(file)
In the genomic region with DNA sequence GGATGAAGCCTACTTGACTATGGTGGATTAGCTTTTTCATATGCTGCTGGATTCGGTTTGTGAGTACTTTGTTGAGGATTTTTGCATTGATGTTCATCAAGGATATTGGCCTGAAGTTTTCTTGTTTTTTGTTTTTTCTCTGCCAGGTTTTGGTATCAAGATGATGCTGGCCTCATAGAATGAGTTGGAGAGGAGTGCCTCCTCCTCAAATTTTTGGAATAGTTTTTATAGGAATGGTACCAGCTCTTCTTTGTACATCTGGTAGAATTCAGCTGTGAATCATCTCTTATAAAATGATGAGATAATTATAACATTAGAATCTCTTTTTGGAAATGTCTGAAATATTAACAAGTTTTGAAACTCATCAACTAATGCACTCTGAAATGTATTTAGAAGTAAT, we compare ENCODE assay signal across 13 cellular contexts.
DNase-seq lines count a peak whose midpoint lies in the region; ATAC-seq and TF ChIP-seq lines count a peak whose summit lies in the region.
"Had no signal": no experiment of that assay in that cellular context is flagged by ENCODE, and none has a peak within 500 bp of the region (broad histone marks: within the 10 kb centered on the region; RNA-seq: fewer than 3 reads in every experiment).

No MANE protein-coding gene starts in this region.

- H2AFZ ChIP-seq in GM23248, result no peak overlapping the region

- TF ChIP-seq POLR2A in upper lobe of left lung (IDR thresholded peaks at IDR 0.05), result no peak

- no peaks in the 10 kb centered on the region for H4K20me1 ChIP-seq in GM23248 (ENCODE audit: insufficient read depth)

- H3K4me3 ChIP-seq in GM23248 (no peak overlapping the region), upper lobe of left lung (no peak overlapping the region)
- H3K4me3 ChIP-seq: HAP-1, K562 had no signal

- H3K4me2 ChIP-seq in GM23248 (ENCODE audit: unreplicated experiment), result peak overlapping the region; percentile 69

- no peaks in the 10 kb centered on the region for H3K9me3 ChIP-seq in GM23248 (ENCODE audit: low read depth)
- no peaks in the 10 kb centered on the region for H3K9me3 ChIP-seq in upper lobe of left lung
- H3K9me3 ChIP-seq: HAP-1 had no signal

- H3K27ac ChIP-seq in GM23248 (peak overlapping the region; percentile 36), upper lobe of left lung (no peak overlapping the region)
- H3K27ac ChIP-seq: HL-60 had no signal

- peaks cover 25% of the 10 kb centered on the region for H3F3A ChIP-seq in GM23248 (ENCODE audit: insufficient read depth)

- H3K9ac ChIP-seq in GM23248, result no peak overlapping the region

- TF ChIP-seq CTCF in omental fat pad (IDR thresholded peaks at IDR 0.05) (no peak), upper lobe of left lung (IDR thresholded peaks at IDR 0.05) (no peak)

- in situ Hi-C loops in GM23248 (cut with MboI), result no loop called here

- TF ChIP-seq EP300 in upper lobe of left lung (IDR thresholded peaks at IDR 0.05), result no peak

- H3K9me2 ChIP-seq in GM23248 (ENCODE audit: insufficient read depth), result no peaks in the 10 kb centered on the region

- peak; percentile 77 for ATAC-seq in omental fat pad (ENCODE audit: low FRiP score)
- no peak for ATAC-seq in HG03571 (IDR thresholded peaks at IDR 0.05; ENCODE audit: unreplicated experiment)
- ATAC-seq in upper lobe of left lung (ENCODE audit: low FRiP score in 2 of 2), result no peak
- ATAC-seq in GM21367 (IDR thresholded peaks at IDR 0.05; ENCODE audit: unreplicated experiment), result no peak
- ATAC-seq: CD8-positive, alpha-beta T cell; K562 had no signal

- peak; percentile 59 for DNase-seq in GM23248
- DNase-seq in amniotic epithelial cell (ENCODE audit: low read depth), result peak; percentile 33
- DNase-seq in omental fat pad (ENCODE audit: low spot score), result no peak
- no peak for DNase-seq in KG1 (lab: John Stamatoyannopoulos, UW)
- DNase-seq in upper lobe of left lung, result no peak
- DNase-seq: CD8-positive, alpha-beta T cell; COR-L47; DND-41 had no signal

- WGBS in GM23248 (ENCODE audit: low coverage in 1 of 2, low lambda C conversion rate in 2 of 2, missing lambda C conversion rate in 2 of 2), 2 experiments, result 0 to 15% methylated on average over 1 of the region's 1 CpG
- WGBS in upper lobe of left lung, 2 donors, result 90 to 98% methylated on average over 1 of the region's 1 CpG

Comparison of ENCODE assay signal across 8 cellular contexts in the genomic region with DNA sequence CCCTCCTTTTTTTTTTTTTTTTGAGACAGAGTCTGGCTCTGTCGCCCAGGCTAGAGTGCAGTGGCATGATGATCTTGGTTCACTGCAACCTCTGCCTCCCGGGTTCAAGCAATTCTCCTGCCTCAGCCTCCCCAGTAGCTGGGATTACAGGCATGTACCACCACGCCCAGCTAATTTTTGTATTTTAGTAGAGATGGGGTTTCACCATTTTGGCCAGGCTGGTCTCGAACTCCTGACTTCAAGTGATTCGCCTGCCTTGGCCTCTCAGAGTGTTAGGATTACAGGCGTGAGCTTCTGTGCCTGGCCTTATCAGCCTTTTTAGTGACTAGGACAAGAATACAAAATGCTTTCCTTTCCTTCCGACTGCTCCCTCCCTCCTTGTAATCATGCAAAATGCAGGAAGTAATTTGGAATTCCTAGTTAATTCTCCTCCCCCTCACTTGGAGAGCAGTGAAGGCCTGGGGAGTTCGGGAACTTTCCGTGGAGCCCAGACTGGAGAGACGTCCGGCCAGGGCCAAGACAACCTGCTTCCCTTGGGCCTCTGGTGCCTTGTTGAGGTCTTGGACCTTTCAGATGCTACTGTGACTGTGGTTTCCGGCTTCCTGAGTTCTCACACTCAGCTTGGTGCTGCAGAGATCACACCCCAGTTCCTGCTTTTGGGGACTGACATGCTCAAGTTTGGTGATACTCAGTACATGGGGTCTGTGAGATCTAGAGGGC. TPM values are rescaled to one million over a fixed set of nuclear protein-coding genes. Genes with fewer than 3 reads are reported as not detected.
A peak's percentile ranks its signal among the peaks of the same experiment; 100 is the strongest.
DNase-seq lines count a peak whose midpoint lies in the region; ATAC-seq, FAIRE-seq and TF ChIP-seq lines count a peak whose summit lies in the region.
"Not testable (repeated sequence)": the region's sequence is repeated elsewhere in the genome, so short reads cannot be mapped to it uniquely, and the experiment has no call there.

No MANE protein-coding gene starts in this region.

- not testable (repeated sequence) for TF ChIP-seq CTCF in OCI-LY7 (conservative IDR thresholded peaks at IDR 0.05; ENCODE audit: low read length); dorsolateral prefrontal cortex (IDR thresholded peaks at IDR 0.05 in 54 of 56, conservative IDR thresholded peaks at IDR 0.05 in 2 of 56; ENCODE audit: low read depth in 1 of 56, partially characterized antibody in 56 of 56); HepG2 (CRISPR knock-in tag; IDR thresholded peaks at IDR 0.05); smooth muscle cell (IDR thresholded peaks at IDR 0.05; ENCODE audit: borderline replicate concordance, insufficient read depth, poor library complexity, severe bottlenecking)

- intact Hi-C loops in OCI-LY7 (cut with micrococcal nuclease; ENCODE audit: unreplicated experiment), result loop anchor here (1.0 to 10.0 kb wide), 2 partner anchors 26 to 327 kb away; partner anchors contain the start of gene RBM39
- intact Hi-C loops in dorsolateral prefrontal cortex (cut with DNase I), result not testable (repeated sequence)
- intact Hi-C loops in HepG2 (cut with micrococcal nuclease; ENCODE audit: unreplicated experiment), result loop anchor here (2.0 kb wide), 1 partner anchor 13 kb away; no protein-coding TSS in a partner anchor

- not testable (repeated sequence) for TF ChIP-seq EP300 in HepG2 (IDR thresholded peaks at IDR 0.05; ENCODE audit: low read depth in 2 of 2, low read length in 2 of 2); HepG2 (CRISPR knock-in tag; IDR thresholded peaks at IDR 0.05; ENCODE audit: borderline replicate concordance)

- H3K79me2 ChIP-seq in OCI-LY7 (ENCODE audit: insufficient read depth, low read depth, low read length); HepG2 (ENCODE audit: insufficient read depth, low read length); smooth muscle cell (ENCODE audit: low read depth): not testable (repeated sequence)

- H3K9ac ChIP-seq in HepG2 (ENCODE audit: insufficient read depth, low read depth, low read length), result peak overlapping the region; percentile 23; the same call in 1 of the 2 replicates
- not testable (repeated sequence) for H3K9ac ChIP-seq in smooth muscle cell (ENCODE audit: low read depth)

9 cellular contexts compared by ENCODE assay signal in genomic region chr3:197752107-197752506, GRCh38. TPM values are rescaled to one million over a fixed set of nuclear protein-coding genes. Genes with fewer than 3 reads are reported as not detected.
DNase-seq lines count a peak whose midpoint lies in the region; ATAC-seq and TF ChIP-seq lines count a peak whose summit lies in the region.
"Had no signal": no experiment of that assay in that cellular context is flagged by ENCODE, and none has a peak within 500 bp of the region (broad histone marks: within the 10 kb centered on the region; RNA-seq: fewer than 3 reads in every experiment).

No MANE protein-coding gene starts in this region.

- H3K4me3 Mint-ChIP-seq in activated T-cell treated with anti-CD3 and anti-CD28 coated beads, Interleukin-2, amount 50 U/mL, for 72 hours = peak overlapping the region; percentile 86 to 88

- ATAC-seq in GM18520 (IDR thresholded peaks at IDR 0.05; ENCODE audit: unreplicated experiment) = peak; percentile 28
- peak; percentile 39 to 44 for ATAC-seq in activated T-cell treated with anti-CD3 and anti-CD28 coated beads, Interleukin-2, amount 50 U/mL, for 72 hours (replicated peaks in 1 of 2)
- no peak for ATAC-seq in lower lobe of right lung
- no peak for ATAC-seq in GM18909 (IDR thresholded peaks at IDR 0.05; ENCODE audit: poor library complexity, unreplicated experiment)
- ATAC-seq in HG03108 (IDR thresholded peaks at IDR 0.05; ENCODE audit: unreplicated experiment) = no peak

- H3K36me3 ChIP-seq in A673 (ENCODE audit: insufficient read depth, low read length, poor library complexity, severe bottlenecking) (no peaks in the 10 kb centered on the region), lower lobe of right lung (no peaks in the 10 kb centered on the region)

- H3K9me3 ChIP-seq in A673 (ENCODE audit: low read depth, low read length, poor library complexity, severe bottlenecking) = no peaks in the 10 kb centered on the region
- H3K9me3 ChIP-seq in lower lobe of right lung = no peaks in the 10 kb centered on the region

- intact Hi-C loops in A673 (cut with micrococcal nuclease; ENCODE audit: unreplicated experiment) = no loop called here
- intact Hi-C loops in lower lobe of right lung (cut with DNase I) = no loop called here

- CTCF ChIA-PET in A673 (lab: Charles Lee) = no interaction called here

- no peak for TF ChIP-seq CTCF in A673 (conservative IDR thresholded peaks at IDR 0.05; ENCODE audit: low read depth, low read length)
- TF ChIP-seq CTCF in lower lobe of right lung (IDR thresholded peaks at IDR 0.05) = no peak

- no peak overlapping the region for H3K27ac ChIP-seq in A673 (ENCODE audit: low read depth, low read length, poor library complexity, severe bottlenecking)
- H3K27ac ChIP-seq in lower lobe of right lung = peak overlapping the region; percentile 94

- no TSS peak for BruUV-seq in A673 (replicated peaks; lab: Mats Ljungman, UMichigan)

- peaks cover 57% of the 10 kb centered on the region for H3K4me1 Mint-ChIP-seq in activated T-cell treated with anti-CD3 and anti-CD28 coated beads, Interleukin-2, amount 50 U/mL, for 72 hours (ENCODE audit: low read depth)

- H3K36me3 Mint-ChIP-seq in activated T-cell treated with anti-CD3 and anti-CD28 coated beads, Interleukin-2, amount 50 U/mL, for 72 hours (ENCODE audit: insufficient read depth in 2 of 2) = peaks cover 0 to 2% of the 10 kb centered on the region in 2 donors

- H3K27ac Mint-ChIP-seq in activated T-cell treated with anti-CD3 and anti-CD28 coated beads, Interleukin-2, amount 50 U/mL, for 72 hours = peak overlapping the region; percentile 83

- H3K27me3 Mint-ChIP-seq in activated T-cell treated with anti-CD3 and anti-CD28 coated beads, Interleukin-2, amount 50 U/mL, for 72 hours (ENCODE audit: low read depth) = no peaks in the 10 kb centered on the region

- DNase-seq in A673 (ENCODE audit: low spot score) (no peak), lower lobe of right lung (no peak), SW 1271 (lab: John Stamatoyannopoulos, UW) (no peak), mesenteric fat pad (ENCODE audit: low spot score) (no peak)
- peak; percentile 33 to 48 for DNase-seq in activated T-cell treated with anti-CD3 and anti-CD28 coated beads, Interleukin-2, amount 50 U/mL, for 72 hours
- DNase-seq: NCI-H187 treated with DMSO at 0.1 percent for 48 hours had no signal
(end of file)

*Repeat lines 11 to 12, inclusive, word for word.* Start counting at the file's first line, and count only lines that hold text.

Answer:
- no peaks in the 10 kb centered on the region for H3K9me3 ChIP-seq in GM23248 (ENCODE audit: low read depth)
- no peaks in the 10 kb centered on the region for H3K9me3 ChIP-seq in upper lobe of left lung